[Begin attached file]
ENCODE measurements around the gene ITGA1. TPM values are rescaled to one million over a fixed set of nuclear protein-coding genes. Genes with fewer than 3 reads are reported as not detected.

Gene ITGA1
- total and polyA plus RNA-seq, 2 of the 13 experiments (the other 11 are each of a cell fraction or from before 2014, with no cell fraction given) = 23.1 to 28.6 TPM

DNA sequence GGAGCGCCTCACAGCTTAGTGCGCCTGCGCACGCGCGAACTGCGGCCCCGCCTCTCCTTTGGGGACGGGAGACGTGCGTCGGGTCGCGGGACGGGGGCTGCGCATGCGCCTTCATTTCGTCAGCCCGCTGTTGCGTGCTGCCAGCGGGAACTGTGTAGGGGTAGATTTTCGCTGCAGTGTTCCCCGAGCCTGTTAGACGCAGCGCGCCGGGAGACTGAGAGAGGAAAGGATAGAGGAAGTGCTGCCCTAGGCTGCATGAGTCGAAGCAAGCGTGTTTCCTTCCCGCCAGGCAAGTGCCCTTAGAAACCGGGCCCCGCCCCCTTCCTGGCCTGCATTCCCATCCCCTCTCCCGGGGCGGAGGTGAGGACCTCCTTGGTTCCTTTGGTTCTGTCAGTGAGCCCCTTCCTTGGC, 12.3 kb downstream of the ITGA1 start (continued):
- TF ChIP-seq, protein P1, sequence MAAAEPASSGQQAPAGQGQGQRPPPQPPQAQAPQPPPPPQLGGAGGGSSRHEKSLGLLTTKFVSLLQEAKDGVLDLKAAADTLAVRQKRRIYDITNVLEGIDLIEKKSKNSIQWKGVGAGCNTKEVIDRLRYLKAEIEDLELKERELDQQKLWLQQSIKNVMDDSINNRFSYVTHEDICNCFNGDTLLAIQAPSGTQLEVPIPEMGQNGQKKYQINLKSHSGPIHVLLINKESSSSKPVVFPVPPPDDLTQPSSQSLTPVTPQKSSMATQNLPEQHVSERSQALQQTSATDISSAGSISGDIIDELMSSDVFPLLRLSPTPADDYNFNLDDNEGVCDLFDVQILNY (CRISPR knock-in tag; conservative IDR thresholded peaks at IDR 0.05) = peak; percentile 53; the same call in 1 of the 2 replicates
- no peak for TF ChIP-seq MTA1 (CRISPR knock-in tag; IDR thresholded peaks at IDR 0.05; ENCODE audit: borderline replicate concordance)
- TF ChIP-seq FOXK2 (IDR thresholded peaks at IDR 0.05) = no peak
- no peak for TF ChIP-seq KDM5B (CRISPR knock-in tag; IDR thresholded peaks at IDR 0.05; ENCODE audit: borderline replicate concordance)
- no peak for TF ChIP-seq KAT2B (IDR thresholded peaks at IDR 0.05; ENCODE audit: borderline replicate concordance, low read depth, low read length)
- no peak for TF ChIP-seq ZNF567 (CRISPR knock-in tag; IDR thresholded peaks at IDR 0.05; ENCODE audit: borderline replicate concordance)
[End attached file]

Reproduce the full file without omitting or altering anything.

ENCODE measurements around the gene ITGA1. TPM values are rescaled to one million over a fixed set of nuclear protein-coding genes. Genes with fewer than 3 reads are reported as not detected.

Gene ITGA1
- total and polyA plus RNA-seq, 2 of the 13 experiments (the other 11 are each of a cell fraction or from before 2014, with no cell fraction given) = 23.1 to 28.6 TPM

DNA sequence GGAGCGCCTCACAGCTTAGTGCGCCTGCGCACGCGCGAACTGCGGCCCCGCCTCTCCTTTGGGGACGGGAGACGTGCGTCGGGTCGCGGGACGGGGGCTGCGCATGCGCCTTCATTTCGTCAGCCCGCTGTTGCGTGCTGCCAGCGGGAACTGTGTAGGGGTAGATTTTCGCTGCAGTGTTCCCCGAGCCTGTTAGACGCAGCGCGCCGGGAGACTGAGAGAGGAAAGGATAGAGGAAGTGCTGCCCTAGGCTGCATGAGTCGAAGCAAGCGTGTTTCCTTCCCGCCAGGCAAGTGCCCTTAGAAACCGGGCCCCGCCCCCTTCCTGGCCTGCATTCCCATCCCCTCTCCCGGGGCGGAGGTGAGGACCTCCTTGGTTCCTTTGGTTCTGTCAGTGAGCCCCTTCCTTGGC, 12.3 kb downstream of the ITGA1 start (continued):
- TF ChIP-seq, protein P1, sequence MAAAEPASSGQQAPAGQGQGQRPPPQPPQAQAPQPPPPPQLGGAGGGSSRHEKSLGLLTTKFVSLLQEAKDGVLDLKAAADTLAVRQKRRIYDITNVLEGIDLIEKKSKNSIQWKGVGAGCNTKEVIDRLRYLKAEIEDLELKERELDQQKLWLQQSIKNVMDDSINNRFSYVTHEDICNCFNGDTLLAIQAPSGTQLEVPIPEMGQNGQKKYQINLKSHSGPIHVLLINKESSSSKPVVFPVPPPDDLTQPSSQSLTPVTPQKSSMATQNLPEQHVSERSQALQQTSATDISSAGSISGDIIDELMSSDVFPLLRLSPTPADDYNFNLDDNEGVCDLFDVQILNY (CRISPR knock-in tag; conservative IDR thresholded peaks at IDR 0.05) = peak; percentile 53; the same call in 1 of the 2 replicates
- no peak for TF ChIP-seq MTA1 (CRISPR knock-in tag; IDR thresholded peaks at IDR 0.05; ENCODE audit: borderline replicate concordance)
- TF ChIP-seq FOXK2 (IDR thresholded peaks at IDR 0.05) = no peak
- no peak for TF ChIP-seq KDM5B (CRISPR knock-in tag; IDR thresholded peaks at IDR 0.05; ENCODE audit: borderline replicate concordance)
- no peak for TF ChIP-seq KAT2B (IDR thresholded peaks at IDR 0.05; ENCODE audit: borderline replicate concordance, low read depth, low read length)
- no peak for TF ChIP-seq ZNF567 (CRISPR knock-in tag; IDR thresholded peaks at IDR 0.05; ENCODE audit: borderline replicate concordance)